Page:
As Thanksgiving approaches, this year planning to do things differently. After nearly 30 years of striving to host Norman Rockwell-type Thanksgiving get-togethers, I have finally given up on the idea that our children, grandchildren and other family members will gather peacefully around our table and engage in intelligent conversations while expressing thanks for our many blessings.

I’m ashamed to admit it, but I’ve usually felt the most grateful when it was all over and everyone finally went home. This year I learned about gratitude on micro level. I’ve let go of the idea of hosting the perfect holiday event.

Click here to read my article about running away from home on Thanksgiving:

A Caregiver’s Thanksgiving

Senior man looking after sick wifeI generally write about managing the emotional stress of caregiving, but recently I got some insight into the challenges that come with being a care receiver.

My friend Linda cared for five elderly relatives through the end of their lives. The last one finally died a few months ago. She said that although the years she cared for them were incredibly difficult, she always felt grateful that she was the caregiver rather than the care receiver. She also said that if she ever became a care receiver, she would try to strive to be gracious, patient and grateful. (Not all of her five relatives were successful in those areas.)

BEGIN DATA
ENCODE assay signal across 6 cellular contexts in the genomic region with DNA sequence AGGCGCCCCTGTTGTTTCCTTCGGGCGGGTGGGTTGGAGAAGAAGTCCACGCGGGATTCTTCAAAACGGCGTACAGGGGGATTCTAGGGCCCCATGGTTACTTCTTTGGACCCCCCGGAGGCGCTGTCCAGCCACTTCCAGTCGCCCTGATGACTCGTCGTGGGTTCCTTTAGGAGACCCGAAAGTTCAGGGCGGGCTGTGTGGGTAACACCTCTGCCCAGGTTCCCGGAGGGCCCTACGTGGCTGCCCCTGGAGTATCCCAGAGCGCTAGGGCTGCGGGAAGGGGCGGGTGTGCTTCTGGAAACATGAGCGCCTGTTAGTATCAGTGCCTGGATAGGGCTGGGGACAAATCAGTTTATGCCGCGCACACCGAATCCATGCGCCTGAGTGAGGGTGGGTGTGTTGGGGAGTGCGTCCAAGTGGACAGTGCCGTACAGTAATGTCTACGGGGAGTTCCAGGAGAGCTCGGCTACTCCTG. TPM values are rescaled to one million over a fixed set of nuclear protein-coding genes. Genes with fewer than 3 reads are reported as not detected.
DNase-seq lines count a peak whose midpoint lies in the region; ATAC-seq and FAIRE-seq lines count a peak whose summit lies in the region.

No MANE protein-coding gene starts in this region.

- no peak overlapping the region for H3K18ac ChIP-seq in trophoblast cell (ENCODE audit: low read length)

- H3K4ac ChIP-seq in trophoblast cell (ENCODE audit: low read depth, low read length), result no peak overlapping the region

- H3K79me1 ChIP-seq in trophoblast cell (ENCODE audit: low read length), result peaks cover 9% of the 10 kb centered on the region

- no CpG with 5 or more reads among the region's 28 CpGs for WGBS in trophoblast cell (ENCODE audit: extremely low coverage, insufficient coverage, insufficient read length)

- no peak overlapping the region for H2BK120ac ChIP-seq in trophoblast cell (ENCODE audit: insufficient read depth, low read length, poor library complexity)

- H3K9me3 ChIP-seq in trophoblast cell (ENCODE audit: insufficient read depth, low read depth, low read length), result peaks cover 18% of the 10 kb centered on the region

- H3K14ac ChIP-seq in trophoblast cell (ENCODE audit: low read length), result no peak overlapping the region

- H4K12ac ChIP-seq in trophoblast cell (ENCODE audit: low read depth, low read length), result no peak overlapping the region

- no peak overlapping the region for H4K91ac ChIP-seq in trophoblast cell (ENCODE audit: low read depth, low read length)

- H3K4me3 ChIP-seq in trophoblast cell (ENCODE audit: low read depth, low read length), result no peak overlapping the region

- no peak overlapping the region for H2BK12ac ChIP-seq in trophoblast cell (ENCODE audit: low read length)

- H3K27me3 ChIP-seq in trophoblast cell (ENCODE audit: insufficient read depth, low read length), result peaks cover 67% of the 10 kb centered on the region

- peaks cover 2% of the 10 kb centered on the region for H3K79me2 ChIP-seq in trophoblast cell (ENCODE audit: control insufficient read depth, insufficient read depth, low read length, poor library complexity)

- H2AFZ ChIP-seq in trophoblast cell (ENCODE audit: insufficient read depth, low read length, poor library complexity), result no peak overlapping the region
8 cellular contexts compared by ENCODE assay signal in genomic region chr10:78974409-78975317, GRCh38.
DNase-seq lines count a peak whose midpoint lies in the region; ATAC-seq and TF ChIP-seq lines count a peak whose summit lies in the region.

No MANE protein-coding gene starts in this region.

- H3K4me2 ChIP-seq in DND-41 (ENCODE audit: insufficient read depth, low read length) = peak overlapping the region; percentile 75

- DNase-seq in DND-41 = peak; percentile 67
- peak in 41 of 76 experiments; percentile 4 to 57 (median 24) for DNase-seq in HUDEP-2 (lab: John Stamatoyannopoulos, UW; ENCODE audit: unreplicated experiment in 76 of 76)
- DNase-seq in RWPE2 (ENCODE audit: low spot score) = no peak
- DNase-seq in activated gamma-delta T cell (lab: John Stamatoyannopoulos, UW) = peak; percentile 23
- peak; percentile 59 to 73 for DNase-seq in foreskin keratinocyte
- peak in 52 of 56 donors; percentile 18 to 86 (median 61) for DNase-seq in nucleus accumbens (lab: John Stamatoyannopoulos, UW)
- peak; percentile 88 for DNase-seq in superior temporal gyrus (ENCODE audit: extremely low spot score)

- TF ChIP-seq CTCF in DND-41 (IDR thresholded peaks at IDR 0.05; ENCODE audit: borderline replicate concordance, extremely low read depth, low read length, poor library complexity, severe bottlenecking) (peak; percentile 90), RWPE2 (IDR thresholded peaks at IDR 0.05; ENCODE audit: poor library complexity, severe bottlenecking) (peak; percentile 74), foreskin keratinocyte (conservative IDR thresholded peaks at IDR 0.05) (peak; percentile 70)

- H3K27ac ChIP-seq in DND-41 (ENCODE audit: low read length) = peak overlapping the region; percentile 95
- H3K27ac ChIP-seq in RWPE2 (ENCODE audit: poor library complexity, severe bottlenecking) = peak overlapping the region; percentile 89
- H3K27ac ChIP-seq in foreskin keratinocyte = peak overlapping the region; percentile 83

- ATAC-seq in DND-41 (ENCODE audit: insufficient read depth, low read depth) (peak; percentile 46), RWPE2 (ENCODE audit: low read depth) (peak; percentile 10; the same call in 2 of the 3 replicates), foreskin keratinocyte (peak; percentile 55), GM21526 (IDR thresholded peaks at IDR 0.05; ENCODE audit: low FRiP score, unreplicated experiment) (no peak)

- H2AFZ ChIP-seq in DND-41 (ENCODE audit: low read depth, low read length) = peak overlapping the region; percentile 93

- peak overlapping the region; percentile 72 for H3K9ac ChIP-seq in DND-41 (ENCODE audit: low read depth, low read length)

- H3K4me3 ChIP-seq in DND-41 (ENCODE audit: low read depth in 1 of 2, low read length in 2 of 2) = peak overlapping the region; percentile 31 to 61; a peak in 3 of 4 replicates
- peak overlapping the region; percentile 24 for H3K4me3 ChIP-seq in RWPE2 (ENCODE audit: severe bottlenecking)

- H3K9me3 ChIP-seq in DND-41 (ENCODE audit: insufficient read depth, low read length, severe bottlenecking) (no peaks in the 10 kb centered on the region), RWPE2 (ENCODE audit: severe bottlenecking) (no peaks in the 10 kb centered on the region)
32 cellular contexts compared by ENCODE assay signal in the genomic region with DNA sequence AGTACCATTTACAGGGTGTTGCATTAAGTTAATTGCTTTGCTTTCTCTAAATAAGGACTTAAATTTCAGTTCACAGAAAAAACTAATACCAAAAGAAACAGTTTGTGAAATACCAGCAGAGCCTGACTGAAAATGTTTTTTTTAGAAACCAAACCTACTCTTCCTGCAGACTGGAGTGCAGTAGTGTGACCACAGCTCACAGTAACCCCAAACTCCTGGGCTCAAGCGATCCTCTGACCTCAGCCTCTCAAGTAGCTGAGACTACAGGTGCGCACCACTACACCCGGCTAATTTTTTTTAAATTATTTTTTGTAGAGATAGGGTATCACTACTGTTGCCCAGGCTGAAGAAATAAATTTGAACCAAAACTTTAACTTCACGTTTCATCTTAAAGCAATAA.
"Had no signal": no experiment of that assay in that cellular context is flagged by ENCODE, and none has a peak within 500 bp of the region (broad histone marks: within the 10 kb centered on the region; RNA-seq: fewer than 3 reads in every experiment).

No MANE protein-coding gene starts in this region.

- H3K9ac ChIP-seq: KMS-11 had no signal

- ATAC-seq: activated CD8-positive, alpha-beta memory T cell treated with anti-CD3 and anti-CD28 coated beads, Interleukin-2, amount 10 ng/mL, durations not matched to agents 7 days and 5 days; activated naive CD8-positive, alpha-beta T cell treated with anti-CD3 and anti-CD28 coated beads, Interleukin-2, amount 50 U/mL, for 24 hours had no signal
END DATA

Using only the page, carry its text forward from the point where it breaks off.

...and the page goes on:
I mentioned this conversation to my husband, who is still in the process of recovering from major back surgery, and he said, “It’s hard to be cheerful and to feel grateful when you’re in pain.” He went on to say that needing so much help made him mad. He was mad at his body. He was mad at the pain, and he was mad that he couldn’t do the most basic things for himself. He said he felt vulnerable and needy – emotions that are totally foreign to him.